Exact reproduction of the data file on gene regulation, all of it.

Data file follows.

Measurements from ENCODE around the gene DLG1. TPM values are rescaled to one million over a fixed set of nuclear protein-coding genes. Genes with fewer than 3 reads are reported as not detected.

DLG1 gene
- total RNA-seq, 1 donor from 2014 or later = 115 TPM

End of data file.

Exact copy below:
Measurements from ENCODE around the gene DLG1. TPM values are rescaled to one million over a fixed set of nuclear protein-coding genes. Genes with fewer than 3 reads are reported as not detected.

DLG1 gene
- total RNA-seq, 1 donor from 2014 or later = 115 TPM